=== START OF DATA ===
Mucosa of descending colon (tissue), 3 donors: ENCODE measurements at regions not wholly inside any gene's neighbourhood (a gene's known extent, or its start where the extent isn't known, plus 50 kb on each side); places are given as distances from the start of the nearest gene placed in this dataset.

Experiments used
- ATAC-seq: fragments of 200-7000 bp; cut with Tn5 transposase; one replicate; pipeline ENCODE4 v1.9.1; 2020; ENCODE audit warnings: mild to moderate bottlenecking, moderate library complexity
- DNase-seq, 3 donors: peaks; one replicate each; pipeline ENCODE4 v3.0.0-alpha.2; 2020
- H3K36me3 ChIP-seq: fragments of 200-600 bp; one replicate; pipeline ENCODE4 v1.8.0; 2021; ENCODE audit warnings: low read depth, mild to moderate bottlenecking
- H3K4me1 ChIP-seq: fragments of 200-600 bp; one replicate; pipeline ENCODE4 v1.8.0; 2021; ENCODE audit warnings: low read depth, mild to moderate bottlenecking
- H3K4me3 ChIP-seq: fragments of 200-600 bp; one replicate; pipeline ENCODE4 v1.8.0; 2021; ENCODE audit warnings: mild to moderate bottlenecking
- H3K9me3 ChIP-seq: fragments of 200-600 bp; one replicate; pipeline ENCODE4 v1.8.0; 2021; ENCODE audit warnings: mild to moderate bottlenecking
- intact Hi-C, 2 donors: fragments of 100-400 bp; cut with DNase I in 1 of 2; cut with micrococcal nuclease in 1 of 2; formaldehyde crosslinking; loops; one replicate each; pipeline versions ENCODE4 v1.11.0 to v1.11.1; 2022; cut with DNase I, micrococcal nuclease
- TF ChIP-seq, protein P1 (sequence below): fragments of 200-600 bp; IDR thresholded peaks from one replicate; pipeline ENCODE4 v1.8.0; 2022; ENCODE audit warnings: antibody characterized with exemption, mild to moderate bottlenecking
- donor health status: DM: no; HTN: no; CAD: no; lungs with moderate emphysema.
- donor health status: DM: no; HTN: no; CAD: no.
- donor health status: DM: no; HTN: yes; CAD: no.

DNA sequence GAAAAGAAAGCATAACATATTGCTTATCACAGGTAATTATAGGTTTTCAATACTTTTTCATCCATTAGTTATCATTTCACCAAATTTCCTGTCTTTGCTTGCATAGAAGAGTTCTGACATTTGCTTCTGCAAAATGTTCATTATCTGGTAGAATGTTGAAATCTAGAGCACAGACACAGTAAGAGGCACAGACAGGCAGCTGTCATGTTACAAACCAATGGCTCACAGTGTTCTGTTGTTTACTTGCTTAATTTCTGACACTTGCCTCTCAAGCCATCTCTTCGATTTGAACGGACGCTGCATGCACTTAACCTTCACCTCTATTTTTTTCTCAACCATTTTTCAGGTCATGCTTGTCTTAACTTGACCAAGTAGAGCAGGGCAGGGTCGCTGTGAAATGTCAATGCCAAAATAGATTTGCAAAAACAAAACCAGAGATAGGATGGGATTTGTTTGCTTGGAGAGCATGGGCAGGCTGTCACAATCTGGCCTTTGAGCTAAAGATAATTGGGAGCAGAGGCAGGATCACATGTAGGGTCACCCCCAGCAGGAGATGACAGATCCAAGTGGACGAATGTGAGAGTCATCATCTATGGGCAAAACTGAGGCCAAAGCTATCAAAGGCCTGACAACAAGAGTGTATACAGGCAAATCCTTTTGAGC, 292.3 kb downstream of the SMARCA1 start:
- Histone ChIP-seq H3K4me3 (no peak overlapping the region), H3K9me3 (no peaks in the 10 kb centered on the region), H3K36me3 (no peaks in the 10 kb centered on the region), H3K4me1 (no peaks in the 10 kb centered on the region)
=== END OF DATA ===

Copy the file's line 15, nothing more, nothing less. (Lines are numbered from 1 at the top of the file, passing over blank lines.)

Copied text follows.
- Histone ChIP-seq H3K4me3 (no peak overlapping the region), H3K9me3 (no peaks in the 10 kb centered on the region), H3K36me3 (no peaks in the 10 kb centered on the region), H3K4me1 (no peaks in the 10 kb centered on the region)